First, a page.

Identifying the Hidden Reasons Why Businesses Fail

Here’s a dismal and startling fact for business owners: “70 per cent of small businesses go broke before their 10th anniversary,” according to the U.S. Small Business Administration.
The most important question that owners and executives need to ask is “why?” Without knowing the “why,” you can’t make the critical changes that will allow your business not only to survive, but to prosper. Naturally, there are many reasons why a business might fail, including economic downturns, reduced demand for a company’s core products and ineffective marketing and/or advertising.

However, there are many other silent killers that sink otherwise sound businesses every year. The good news is that these company killers can be corrected if identified early enough. The bad news, however, is that most business owners and executives simply don’t know where to find the source, or more frequently multiple sources, of their losses. While they may realize they’re not as profitable as they should be (their bottom line tells them that), no matter how many times they crunch the numbers, a full understanding eludes them.

The key thing to remember is that looking at your financials alone is insufficient. Numbers are merely the symptoms; you need to find the disease causing the symptoms. While the financial picture is an essential place to begin your quest, stopping at a financial audit means you’ll miss the more subtle yet chronic sources of loss in your business. And in a tight economic environment, that can be the difference between being in business and being out of business.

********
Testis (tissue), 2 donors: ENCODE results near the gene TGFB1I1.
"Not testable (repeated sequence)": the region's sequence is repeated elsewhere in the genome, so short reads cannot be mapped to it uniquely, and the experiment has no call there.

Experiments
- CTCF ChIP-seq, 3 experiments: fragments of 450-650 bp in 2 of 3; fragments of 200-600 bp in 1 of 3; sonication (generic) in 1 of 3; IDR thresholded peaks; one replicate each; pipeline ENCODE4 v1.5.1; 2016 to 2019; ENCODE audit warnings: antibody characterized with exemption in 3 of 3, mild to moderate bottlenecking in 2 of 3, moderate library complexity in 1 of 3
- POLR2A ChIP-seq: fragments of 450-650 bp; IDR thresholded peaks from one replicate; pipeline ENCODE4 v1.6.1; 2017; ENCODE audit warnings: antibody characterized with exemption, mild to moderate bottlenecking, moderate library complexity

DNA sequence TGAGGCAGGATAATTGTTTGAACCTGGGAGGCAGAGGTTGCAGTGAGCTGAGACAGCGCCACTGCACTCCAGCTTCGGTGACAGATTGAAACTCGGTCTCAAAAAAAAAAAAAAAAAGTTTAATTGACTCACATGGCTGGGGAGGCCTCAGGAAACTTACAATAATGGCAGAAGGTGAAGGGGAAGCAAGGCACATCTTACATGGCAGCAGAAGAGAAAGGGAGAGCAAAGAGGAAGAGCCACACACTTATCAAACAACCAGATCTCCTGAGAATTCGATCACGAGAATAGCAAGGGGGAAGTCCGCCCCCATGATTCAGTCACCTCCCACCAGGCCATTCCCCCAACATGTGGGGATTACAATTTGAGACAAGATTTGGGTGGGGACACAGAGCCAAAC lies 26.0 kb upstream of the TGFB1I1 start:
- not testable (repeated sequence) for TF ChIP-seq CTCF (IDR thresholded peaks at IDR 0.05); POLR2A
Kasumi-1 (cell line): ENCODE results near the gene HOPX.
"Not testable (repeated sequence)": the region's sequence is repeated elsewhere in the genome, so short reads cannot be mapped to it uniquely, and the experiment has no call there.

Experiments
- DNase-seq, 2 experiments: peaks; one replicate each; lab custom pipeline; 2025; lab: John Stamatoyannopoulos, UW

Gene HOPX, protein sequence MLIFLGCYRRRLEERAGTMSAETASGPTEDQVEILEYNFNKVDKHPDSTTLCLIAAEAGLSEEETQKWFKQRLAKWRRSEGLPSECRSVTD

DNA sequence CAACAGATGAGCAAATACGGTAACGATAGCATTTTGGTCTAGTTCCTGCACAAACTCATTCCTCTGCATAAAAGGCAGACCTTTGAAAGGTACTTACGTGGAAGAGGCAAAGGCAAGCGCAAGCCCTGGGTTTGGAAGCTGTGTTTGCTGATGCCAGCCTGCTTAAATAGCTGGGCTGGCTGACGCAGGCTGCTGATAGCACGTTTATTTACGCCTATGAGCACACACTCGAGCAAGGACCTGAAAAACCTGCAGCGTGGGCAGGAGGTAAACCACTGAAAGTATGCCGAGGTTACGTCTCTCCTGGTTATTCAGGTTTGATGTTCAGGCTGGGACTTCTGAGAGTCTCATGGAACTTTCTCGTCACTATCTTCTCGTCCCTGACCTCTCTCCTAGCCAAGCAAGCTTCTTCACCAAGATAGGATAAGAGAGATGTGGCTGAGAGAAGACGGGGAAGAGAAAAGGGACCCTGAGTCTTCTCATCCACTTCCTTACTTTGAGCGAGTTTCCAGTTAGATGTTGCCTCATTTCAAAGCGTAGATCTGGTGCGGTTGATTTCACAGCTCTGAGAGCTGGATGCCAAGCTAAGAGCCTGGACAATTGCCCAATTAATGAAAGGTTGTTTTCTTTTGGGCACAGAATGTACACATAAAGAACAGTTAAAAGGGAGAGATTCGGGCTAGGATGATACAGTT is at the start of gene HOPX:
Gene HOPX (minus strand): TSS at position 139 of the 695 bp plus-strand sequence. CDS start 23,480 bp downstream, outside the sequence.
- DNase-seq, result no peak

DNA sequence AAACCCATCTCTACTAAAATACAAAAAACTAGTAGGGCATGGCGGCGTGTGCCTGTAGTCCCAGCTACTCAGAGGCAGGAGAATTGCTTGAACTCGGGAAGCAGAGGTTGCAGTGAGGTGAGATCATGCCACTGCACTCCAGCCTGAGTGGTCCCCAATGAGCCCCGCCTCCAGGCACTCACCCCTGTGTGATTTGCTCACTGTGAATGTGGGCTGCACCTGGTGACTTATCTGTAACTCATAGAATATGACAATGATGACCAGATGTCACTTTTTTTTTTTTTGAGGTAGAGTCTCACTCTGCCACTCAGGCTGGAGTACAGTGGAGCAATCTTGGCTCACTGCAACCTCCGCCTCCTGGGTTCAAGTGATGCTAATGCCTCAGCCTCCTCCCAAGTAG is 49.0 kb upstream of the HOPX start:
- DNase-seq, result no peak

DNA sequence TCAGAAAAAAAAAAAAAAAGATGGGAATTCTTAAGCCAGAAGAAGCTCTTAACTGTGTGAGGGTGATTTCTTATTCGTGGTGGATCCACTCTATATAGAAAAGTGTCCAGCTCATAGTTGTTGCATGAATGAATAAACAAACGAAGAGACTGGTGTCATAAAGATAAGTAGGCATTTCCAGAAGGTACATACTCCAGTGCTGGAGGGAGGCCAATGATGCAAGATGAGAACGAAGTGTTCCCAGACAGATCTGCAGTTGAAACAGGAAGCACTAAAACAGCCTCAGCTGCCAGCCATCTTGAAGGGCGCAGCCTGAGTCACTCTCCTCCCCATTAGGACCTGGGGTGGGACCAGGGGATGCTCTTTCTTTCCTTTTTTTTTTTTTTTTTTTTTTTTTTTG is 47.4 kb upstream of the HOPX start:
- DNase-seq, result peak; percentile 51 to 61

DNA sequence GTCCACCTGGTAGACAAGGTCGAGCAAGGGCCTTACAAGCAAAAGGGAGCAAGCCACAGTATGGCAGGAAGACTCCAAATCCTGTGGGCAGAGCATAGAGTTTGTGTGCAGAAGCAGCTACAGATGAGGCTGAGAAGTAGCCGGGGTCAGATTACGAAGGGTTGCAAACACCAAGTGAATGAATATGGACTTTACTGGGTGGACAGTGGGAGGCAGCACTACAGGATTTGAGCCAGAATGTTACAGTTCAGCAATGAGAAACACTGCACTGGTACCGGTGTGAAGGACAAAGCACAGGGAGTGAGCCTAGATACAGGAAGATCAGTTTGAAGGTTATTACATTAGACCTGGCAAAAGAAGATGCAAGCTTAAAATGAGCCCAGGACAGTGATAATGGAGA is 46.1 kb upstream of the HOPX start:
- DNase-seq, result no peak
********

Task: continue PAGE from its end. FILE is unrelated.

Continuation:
Some of the issues I see consistently that adversely affect a company’s bottom line include having the wrong staff or consultants on board, trusting too much in ineffective management or partners, undervaluing what one is providing (for example giving away too much information to customers without being properly compensated) and even employee theft.

So where do you go from here? I certainly wouldn’t recommend executive business owners not perform a yearly financial audit. Rather, I’d add four other highly revealing audits to the mix: business systems, relationships, values and quality of life. These audits, when employed consistently and evaluated properly, will reveal a comprehensive picture of both where a company is losing money and – more importantly – what needs to be done to reverse the trend.

Additionally, the values and quality of life audits will help ensure your business life is in harmony with your personal values. And that’s important –because happiness is an underestimated component of business success.

For more about five business audits, and to download a copy of Five Ultimate Business Audit Checklists, visit

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